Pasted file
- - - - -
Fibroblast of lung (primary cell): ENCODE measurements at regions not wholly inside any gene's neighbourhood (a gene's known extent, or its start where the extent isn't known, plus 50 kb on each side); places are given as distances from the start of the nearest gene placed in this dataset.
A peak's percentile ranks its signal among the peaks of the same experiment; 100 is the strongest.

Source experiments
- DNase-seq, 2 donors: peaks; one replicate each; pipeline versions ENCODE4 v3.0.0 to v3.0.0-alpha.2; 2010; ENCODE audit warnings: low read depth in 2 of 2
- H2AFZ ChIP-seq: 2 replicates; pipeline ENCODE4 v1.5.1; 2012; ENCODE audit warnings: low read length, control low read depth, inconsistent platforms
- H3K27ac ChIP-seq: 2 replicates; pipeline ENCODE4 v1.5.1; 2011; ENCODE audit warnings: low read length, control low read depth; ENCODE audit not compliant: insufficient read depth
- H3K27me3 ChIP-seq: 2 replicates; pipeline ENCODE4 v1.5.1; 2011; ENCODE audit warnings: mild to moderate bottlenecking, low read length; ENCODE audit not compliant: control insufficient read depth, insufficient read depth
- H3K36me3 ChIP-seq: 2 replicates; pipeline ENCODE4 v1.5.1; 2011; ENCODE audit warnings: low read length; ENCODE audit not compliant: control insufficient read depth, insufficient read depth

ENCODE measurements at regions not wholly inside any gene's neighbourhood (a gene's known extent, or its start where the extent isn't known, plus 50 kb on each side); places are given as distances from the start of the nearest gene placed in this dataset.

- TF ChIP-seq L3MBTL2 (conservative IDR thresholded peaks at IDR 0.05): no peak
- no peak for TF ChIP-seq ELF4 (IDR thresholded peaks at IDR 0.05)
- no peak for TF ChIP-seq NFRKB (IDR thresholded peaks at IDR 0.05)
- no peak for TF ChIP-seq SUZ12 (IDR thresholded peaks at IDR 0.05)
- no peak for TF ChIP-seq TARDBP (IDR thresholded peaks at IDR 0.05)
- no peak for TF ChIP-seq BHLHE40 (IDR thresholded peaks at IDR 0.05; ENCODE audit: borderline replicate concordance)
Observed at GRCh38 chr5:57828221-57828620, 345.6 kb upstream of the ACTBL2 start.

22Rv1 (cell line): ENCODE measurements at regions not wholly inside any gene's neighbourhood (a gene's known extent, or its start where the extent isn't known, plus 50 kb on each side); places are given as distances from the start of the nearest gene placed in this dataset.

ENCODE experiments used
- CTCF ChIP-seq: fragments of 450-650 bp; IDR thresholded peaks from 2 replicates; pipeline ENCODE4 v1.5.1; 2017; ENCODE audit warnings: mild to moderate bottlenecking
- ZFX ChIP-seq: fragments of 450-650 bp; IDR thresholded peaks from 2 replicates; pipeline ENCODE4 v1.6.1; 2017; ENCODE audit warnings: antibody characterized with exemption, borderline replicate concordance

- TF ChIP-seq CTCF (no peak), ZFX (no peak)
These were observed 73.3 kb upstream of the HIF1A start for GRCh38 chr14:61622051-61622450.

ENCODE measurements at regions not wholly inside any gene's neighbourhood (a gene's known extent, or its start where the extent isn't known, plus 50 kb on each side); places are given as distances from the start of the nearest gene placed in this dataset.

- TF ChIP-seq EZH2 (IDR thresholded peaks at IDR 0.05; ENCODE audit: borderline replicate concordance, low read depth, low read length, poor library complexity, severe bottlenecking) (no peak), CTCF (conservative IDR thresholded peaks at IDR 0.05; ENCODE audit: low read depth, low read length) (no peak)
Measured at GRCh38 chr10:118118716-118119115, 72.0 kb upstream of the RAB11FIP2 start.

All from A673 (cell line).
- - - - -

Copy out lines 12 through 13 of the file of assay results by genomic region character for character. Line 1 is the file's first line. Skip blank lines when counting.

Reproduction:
- no peak for TF ChIP-seq NFRKB (IDR thresholded peaks at IDR 0.05)
- no peak for TF ChIP-seq SUZ12 (IDR thresholded peaks at IDR 0.05)